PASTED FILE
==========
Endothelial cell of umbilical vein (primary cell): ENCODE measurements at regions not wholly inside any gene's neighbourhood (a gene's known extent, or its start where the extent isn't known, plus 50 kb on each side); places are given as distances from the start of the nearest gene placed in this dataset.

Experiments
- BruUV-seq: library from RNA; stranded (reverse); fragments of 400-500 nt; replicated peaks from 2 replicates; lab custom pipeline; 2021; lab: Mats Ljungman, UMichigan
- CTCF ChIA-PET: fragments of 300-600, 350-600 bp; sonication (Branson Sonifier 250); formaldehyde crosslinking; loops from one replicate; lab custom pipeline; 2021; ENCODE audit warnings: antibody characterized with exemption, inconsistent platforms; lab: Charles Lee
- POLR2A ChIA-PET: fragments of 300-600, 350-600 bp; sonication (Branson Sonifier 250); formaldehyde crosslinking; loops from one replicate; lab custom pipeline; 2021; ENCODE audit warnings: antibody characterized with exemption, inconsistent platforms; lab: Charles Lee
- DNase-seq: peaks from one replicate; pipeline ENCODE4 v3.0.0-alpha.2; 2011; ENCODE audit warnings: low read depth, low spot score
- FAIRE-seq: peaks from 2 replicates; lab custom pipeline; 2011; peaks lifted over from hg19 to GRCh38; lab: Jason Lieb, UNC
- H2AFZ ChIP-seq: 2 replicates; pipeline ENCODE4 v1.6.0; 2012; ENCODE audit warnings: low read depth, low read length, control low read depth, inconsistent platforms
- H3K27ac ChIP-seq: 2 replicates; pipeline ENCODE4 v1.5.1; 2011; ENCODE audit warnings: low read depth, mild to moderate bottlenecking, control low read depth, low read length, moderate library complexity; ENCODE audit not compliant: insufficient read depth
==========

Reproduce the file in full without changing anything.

Endothelial cell of umbilical vein (primary cell): ENCODE measurements at regions not wholly inside any gene's neighbourhood (a gene's known extent, or its start where the extent isn't known, plus 50 kb on each side); places are given as distances from the start of the nearest gene placed in this dataset.

Experiments
- BruUV-seq: library from RNA; stranded (reverse); fragments of 400-500 nt; replicated peaks from 2 replicates; lab custom pipeline; 2021; lab: Mats Ljungman, UMichigan
- CTCF ChIA-PET: fragments of 300-600, 350-600 bp; sonication (Branson Sonifier 250); formaldehyde crosslinking; loops from one replicate; lab custom pipeline; 2021; ENCODE audit warnings: antibody characterized with exemption, inconsistent platforms; lab: Charles Lee
- POLR2A ChIA-PET: fragments of 300-600, 350-600 bp; sonication (Branson Sonifier 250); formaldehyde crosslinking; loops from one replicate; lab custom pipeline; 2021; ENCODE audit warnings: antibody characterized with exemption, inconsistent platforms; lab: Charles Lee
- DNase-seq: peaks from one replicate; pipeline ENCODE4 v3.0.0-alpha.2; 2011; ENCODE audit warnings: low read depth, low spot score
- FAIRE-seq: peaks from 2 replicates; lab custom pipeline; 2011; peaks lifted over from hg19 to GRCh38; lab: Jason Lieb, UNC
- H2AFZ ChIP-seq: 2 replicates; pipeline ENCODE4 v1.6.0; 2012; ENCODE audit warnings: low read depth, low read length, control low read depth, inconsistent platforms
- H3K27ac ChIP-seq: 2 replicates; pipeline ENCODE4 v1.5.1; 2011; ENCODE audit warnings: low read depth, mild to moderate bottlenecking, control low read depth, low read length, moderate library complexity; ENCODE audit not compliant: insufficient read depth